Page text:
For me, one of the main attractions of eastern musical styles is the lively, unpredictable, and often meandering plucked-string melodies. Timing, loudness, and note-choice are all slaves to a spontaneous spirit-of-the-moment. As a westerner constantly bombarded by music with cyclical structures, music from the east is a welcome change. Sultan captures this more adventurous approach with a 33-minute track called "Yenilik." The back of the case lists Parts I - IX, and I can hear out 9 parts, but the CD itself is actually divided into 8 parts. Part I starts us off quietly with plucked strings of a (no doubt) Turkish instrument of some kind played by Burhan Öçal. The melody is immediately engaging and channels the spirit perfectly. After about a minute or so, another layer of this melody is heard in the distant background. Eventually, Namlook's keyboards add a rich, warm backing. Part II continues the story, but now perfectly-spaced delays of some sort of drum and synthesizers take over. The tonal solos originally exhaled by the early Air projects join up with an aggressive bass texture. Until I heard this track, I never thought one simple little synth tone could contain so much character and so much feeling, and the way it fits with the drums is remarkable. But they are just getting warmed up. Part III is a short, mellow segue that leads us into the most active and electronic portion of Yenilik. Buckle up, Part IV promises to fuse 4otF rhythms, hypnotic Turkish drumming, breakbeat basslines, and both "real" and processed voices, all with a distinctive eastern flair. This is the longest of all the parts, and it goes through several phases itself, starting with an ultracinematic display of strumming and drumming skills. A stomping bass overlay at just under 11 minutes into it and I'm thinking this is one of the most distinctive and eclectic fusion projects I've ever heard. Part V basically drones us into Part VI. Öçal solo material predominates in this section. As with Part I, here we wander through eastern scales. Occasionally notes gather and settle into a cluster and then all at once jump around a bit more. Somehow, Öçal's fingers manage to keep all the submelodies coherent with the main melodic theme. Part VII: Here the drums we heard in Part II are coupled with some great plucked string action. Very exotic and very beautiful (I try to keep use of this word to a minimum). Namlook's keyboards lend a good background once again for this type of thing. The ending of this part contains a reprise of the vocals we heard in Part IV, but this time sounding very far-off and cloudy. A gong-type sound builds and builds to a deafening roar, and we return to the organic string sounds. This is the last part, and it is a perfect epilogue to the whole piece.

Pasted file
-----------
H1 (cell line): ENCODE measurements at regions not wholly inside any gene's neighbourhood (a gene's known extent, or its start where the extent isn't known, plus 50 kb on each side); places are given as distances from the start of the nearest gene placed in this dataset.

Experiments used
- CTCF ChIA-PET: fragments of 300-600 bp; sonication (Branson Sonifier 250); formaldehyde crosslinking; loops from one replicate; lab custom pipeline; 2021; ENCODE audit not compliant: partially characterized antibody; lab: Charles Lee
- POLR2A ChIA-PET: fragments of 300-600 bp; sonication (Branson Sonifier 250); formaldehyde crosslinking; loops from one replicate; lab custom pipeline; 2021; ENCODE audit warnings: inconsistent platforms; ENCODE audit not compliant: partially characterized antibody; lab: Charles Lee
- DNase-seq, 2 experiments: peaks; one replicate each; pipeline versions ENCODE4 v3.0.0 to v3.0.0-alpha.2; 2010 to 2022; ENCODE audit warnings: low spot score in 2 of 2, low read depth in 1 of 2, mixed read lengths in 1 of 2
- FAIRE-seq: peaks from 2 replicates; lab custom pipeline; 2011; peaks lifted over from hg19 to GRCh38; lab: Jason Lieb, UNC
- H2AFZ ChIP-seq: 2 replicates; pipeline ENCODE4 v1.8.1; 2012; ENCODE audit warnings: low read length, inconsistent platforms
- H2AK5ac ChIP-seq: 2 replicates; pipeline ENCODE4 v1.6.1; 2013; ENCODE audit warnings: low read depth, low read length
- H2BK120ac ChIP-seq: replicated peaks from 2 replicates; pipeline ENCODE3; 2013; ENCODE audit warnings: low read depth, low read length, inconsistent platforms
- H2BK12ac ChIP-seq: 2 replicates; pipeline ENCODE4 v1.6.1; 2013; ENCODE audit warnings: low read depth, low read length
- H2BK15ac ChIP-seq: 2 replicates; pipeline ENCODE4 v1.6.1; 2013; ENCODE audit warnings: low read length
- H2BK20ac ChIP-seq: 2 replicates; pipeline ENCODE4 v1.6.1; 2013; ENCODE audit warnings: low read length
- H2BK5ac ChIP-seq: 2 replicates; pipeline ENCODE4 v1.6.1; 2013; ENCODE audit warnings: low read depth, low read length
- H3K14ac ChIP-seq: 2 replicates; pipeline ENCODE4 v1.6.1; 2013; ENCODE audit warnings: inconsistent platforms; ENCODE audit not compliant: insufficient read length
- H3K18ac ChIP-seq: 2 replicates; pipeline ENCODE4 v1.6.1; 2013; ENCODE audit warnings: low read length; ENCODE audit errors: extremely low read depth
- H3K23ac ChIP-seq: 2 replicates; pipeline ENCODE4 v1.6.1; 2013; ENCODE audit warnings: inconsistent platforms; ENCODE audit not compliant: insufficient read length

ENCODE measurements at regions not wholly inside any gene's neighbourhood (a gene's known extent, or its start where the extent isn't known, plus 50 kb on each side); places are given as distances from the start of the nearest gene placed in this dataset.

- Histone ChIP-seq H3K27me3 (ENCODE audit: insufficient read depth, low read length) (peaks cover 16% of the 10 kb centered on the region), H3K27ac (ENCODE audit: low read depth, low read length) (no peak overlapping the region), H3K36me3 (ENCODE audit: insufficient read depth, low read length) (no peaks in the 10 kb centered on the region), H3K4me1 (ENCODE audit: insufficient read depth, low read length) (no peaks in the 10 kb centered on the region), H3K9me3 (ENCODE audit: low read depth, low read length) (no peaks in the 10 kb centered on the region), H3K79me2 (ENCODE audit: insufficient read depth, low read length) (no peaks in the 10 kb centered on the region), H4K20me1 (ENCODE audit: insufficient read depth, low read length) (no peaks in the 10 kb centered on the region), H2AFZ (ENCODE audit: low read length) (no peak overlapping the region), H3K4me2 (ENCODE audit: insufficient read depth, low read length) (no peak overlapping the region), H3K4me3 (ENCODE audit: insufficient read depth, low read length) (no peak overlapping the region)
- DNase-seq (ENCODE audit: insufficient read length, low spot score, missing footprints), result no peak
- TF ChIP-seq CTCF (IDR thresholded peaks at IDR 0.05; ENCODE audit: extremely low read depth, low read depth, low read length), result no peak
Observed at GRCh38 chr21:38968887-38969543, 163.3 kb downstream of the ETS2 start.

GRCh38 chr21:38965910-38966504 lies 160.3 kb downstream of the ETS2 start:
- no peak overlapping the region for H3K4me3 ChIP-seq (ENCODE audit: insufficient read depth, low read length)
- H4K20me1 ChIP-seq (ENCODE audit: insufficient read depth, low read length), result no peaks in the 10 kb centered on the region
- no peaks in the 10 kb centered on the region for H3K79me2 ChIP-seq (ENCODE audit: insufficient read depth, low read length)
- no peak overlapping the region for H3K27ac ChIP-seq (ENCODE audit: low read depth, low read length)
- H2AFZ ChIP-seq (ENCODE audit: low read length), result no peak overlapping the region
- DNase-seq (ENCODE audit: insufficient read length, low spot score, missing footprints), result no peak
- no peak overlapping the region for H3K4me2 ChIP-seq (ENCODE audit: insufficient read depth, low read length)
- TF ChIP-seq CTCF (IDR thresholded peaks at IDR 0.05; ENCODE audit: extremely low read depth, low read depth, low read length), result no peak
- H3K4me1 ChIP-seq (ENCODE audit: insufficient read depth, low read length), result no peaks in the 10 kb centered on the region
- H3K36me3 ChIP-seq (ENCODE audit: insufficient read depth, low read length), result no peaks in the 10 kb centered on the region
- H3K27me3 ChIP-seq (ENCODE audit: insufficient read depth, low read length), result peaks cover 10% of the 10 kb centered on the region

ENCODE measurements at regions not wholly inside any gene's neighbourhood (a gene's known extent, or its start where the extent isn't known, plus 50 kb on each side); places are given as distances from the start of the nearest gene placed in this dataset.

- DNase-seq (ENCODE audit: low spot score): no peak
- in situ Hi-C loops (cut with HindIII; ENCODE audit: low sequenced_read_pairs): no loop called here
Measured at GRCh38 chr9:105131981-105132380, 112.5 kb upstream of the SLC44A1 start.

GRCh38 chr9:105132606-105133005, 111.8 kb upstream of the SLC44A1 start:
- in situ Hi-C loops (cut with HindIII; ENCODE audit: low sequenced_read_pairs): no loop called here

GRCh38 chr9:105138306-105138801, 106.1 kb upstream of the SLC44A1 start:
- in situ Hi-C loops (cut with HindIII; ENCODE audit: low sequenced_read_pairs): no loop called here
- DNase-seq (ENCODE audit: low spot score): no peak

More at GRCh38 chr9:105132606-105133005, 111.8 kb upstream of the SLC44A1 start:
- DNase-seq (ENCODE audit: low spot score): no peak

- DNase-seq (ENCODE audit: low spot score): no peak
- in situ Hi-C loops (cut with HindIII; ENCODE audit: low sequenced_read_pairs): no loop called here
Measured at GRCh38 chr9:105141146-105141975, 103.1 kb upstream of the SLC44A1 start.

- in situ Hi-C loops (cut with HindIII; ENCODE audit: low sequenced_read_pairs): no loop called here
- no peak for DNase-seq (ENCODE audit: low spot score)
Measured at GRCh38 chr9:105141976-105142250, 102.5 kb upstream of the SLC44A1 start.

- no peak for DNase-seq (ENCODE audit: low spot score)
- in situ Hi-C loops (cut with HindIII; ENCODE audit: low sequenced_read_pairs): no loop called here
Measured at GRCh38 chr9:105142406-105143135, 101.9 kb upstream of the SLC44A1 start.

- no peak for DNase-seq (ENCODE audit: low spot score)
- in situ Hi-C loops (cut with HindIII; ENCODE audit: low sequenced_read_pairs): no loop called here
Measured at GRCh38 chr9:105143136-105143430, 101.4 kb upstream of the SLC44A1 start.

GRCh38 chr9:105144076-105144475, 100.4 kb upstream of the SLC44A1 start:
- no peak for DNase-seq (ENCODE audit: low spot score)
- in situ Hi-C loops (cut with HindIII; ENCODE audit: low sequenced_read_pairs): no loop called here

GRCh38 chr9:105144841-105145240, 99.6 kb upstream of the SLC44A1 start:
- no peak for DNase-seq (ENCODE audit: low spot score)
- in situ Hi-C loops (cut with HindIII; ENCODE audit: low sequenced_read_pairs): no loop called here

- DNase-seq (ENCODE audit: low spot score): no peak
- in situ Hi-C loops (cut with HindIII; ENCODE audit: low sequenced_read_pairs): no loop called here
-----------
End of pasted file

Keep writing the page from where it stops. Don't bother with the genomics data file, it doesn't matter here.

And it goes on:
Track 9 is a nice 20-minute long "ambient" (?) work entitled "Gel gor beni ask neyledi." Öçal reads passages of Turkish poetry through monstrous reverbs while a steady drum gently keeps time. Occasionally, deep bass resonates. By the way, I assume the drums from this track are from the same session as those on Air III track 2 ("Oui"), only the wind tunnel effect is replaced by delays and the equalization sounds a bit different. All in all, this disc really demonstrates Namlook's excellent collaborative abilities, and when Sultan II finally comes out I will definitely be seeking that one out.
(review by [email protected])